It is a great notion — cleaning up the rivers that flow through the Queen City of the Patapsco Drainage Basin. Ambitious volunteers, led by a schoolteacher named Brian Schilpp, already have pulled tons of trash and tires out of Back River, long used as a dumping ground for people on the southeast side of the city and Baltimore County. And now, on the other side of town, we'll soon see a new effort to turn the polluted, heavy-metal Patapsco into a clean and swimmable waterway, from its headwaters to the Baltimore harbor.
These projects present the kind of huge challenge Americans like and need. They prompt new leaders to step forward. They build communities of diverse people, urban and suburban, working toward the same goal, and they provide a big payoff for the entire region.
I say to all my readers today: If you want to throw in with an effort of high value, that will provide a benefit not only for the Chesapeake but for your homes and businesses, consider getting behind these Baltimore river restoration efforts with me.
You might already be involved in "people things," mentoring or coaching children, volunteering at a nonprofit that helps people in need. You might see river restoration as one of those feel-good "environmental things" that crunchy people undertake to no long-lasting effect. You might consider the waters around here to be such a mess that there's no hope. Or, if you don't have waterfront property, you might wonder, "What's in it for me?"
But if you live in this region, the payoff can be huge, and it will ripple back from the waterfront all the way to homes in the surrounding counties.
If citizens clean up these rivers and take up their defense, they become healthy. They become destinations. In time, public confidence in them builds. The waters clear up. You can consume the fish and crabs in them without fear of getting cancer. Michael Phelps can lead swimmers into them. Post-industrial Baltimore takes on a whole new atmosphere; the Chesapeake Bay gets billions of gallons of benefit.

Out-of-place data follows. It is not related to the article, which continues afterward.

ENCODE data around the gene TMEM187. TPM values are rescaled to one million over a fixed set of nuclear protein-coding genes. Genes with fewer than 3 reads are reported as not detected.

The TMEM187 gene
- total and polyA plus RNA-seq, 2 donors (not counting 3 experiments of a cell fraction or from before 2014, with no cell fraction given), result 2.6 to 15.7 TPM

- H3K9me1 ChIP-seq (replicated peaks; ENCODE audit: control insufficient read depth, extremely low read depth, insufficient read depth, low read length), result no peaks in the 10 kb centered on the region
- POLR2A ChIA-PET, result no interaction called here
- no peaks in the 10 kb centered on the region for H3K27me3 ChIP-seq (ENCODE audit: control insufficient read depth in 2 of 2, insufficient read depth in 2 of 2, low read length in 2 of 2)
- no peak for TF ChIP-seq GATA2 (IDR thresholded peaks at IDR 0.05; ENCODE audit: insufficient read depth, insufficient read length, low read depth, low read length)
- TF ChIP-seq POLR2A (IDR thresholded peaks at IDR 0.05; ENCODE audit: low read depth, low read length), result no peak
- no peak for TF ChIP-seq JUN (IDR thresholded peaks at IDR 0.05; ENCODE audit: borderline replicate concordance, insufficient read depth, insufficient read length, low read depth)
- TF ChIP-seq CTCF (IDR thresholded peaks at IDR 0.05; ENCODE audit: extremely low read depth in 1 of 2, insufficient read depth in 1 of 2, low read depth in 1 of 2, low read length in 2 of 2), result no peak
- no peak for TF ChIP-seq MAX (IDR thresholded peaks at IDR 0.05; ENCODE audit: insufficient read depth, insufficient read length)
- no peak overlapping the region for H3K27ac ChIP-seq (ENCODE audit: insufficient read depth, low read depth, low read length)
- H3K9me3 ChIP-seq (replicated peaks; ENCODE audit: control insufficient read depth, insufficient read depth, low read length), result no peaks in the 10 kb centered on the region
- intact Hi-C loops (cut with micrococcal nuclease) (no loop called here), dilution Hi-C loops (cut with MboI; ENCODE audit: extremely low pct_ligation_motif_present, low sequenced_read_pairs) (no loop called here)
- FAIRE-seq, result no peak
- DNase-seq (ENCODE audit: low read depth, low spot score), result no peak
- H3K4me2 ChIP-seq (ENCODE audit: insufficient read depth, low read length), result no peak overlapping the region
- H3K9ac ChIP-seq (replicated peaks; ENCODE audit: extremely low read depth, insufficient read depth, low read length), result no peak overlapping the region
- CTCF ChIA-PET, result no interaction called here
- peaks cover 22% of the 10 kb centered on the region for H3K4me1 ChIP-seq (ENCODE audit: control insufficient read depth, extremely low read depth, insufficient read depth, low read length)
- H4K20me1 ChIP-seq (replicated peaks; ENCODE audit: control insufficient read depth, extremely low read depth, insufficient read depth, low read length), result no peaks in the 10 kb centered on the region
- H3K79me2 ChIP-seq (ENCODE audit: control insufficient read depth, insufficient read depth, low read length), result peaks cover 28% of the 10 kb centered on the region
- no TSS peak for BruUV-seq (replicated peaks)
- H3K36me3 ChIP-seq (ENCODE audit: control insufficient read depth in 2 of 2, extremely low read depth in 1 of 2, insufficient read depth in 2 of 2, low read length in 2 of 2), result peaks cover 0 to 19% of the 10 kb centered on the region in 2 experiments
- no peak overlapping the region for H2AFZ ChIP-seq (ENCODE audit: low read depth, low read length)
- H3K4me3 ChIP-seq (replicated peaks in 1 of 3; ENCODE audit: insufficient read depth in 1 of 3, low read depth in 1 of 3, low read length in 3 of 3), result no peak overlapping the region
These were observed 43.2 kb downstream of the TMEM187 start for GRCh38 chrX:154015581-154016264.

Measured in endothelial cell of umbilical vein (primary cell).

Sounds crazy, no?
But it can happen. It happened in Boston, with the Charles River going from a thing of derision in a 1960s song by the Standells ("Dirty Water") to the centerpiece of urban recreation (including swimming races).
It can happen here.
Consider Back River. In just two years, some 375,000 pounds of trash and 2,525 tires have been hauled out by volunteers and staff of the Back River Restoration Committee. This is hands-on, mucky work, and Mr. Schilpp, the teacher who has been serving as project manager, says those who get into Back River are already seeing a big difference in water quality, marine life (an otter was spotted in the river this spring) and in the appeal of waterfront vistas that had been marred by trash. Though there are still loathsome sluggards who litter the waters and shores of Back River, Mr. Schilpp believes that public respect for the waterway has grown because of the high visibility of the cleanup effort.
But it's one thing to remove all the junk — lots of old Hot Wheels, car parts, shopping carts, construction material, plastic bottles — in the tidal area of Back River. It's quite another to get people upstream to recognize their connection to it. The watershed includes 73 square miles of streams. If you live in Rosedale, Overlea, Parkville, Stoneleigh, Loch Raven Village or Essex, you're connected by them to Back River. If you live near Herring Run, Red Run and Stemmers and just raise your consciousness of them, even a little, you're taking part in the restoration. (You can get started by helping catch storm water at your house so that it doesn't gush into nearby streams. Check out the Back River Restoration Committee's rain barrel effort on its website: http://www.savebackriver.org)
On the other side of Baltimore two weeks ago, Environmental Protection Agency Administrator Lisa P. Jackson and U.S. Sen. Ben Cardin held a news conference in Middle Branch Park to announce a new initiative to clean up the Patapsco, one of seven urban rivers across the nation that will get some serious attention in the next few years. "Urban waters across our nation are brimming with potential," Ms. Jackson said.
What the Patapsco needs now is local leadership, like Blue Water Baltimore (www.bluewaterbaltimore.org), to build the community of volunteers and sponsors to clean, protect and love the river. It's a great notion, but now we need a plan of action in the Brian Schilpp/Back River model — not more bureaucracy — and as soon as there is one, and a way for you to get involved, I'll let you know.